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From the definition of $k$-leading zeros, the first $k$ elements of the row are all zeros and the $(k+1)$th element of the row is not zero.

From the above definition, can zero row be interpreted as $n$-leading zeros in $n \times n$ matrices?

To make my question clear,

Suppose

$ A = \begin{pmatrix} 1&0&1\\ 0&-1&0 \\ 0&0&0\end{pmatrix}$

and let $R_i$ be the $i$th row matrix of A. Then, $R_1$ is $0$-leading zero, and $R_2$ is $1$-leading zero. This is evident from the above definition.

My question is that can zero row $R_3$ be regarded as $3$-leading zeros. I read an informal text that treat zero row as $n$-leading zeros in $n\times n$ matrices and I could not find any explicit statement about this.

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closed as unclear what you're asking by Morgan Rodgers, N. F. Taussig, Shailesh, user228113, Harish Chandra Rajpoot Jan 11 '16 at 13:43

Please clarify your specific problem or add additional details to highlight exactly what you need. As it's currently written, it’s hard to tell exactly what you're asking. See the How to Ask page for help clarifying this question. If this question can be reworded to fit the rules in the help center, please edit the question.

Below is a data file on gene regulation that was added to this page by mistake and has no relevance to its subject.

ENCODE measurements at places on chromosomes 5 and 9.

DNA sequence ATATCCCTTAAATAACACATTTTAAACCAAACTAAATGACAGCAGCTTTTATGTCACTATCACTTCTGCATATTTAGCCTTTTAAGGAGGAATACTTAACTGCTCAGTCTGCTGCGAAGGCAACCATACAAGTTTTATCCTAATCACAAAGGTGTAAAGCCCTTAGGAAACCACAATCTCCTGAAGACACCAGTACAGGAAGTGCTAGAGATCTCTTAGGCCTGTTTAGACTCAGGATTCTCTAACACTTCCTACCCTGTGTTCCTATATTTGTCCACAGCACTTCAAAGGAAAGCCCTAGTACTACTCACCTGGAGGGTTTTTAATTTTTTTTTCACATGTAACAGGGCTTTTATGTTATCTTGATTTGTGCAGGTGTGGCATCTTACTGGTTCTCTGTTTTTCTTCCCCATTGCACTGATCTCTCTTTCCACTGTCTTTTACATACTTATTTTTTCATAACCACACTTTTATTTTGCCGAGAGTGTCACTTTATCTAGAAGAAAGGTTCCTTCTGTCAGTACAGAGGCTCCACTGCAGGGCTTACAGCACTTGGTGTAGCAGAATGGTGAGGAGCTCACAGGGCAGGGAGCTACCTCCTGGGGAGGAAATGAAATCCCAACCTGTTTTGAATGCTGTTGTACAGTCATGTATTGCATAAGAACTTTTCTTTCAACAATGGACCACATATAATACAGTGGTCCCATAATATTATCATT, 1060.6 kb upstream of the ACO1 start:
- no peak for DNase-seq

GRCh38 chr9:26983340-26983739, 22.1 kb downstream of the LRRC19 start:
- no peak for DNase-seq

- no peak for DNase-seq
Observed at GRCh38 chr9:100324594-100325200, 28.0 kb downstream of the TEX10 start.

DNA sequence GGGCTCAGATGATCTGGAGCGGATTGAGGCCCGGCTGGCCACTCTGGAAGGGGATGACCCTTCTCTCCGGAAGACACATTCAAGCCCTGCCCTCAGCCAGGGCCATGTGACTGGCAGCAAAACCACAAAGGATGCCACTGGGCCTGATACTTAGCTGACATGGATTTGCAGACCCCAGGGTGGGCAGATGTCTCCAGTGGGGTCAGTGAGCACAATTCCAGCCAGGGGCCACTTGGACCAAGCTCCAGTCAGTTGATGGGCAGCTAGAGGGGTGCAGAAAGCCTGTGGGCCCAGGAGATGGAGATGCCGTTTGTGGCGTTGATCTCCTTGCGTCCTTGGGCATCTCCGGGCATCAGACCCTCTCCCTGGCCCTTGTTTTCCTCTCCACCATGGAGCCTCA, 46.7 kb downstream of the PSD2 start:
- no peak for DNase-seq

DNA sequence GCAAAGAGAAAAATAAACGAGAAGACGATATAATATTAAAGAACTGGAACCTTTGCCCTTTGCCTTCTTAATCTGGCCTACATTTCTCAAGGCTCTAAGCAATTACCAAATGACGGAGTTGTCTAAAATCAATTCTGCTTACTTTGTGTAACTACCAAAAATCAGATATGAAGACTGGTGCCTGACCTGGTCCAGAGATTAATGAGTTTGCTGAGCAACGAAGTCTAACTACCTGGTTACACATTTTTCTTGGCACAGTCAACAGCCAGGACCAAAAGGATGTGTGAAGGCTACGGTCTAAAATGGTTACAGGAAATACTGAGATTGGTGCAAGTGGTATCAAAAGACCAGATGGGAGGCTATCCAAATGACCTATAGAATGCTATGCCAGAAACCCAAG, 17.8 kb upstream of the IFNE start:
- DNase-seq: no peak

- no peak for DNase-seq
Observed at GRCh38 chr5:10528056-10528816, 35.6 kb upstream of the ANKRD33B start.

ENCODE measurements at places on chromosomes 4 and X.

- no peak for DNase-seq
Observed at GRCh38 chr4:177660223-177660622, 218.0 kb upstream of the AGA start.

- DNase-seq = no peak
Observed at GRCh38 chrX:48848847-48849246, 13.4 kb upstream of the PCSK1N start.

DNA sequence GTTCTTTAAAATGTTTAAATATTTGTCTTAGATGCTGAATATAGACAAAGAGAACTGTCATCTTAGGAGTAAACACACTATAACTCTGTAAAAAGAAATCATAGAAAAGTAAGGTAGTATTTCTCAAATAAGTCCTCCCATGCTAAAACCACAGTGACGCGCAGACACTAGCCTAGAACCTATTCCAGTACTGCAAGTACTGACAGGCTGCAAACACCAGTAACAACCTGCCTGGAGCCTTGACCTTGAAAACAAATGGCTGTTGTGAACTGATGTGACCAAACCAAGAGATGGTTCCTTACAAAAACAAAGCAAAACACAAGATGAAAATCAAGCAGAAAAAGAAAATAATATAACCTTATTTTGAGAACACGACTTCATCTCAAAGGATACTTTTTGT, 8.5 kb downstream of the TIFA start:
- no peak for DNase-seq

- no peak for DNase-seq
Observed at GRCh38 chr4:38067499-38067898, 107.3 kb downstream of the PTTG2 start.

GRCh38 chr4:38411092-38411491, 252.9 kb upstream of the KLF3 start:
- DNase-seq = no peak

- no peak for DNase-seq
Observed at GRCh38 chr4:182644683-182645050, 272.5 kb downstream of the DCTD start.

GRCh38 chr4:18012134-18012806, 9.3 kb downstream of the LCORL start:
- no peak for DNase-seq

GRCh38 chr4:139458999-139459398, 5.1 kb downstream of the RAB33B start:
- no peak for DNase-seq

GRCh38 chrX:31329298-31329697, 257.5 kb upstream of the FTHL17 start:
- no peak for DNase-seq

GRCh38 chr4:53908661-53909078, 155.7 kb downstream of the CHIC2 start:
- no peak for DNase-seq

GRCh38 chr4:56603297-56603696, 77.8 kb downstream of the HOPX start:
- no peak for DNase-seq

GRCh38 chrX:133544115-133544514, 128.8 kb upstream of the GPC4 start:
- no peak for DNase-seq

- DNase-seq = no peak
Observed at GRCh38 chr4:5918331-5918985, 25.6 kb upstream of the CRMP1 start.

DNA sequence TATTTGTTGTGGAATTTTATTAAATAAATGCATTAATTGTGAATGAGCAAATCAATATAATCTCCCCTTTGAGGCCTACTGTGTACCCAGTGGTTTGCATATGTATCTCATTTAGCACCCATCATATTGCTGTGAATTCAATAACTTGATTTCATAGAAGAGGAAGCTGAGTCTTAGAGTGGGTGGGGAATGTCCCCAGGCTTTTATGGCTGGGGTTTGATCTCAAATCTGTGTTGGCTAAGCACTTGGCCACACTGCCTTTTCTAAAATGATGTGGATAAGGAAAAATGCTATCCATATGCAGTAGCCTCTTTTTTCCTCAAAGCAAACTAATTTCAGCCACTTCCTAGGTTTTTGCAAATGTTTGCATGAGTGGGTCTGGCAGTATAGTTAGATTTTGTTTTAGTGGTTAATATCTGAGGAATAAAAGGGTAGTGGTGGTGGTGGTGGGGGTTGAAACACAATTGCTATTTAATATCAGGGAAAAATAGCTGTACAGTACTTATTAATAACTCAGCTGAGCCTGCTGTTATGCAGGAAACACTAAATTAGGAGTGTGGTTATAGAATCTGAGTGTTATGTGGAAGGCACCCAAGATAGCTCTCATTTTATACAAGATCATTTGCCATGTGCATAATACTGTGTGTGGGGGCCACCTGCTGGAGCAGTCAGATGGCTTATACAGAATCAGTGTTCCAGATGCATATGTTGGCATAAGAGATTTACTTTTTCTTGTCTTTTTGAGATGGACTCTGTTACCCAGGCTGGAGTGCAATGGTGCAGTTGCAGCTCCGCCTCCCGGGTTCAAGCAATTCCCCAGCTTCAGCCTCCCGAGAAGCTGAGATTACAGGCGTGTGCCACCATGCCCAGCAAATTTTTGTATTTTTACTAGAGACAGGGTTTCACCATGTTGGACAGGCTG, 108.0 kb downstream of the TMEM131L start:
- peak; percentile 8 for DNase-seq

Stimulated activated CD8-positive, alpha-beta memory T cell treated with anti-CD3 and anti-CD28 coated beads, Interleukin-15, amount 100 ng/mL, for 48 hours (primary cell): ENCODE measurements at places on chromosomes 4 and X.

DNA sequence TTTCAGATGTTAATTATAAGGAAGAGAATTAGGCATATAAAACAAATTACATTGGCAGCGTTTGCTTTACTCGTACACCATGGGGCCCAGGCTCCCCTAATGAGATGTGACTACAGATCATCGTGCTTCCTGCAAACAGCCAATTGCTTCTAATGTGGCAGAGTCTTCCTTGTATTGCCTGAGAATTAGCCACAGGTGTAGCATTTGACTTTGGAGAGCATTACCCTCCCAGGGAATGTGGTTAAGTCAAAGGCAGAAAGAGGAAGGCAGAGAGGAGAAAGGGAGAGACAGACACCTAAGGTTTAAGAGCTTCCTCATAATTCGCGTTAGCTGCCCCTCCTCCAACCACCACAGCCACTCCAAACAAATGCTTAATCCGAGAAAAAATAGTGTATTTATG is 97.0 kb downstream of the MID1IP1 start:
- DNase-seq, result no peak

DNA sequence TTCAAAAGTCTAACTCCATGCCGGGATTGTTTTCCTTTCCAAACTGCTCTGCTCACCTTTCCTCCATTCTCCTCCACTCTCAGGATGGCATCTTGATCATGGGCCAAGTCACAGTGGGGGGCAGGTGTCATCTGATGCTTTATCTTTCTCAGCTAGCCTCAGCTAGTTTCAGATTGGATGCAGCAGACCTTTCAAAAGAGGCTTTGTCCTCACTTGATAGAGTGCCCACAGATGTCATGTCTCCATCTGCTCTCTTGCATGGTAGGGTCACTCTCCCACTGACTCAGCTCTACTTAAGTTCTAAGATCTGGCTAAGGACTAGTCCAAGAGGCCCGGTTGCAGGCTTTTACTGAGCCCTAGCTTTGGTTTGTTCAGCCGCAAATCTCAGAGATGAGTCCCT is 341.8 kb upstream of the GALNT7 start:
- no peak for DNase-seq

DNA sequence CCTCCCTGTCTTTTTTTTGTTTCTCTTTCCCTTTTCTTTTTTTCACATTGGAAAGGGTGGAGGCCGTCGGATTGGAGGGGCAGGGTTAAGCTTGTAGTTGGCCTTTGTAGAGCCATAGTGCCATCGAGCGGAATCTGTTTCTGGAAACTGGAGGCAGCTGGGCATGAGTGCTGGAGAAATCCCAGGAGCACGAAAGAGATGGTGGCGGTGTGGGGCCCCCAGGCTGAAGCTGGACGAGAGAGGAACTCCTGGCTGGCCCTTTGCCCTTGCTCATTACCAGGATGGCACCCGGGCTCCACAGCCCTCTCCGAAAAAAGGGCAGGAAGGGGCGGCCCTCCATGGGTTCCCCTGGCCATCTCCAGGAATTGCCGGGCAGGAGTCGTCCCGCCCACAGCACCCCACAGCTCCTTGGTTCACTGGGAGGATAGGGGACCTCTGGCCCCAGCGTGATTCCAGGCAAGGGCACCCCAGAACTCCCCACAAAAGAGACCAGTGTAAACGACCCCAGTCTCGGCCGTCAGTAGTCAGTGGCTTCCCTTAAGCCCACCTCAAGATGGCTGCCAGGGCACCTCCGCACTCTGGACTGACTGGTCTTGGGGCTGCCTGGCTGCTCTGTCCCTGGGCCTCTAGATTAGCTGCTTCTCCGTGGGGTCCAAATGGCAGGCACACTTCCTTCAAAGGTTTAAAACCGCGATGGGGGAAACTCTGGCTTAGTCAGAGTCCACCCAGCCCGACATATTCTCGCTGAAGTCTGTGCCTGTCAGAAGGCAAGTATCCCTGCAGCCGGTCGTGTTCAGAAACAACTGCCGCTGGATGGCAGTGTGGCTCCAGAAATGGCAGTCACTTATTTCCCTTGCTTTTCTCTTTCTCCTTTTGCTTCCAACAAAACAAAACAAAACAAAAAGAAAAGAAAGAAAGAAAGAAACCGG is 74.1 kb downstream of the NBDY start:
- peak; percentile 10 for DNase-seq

• $\begingroup$ As reviewers suggestion, I added an example to make my question clear. $\endgroup$ – z0nam Jan 13 '16 at 3:01
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Actually, from the definition you wrote down now, technically, an all-zero row is not a row with $k$ leading zeroes for any $k$.

This is because the statement

The first, second, third, $\dots$, $k$-th element are equal to $0$ and the $(k+1)$-th element is not equal to $0$

is only well defined for $k< n$, but it is false for all $k < n$.

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  • $\begingroup$ Your answer is sufficient for me. Thanks! $\endgroup$ – z0nam Jan 11 '16 at 12:53

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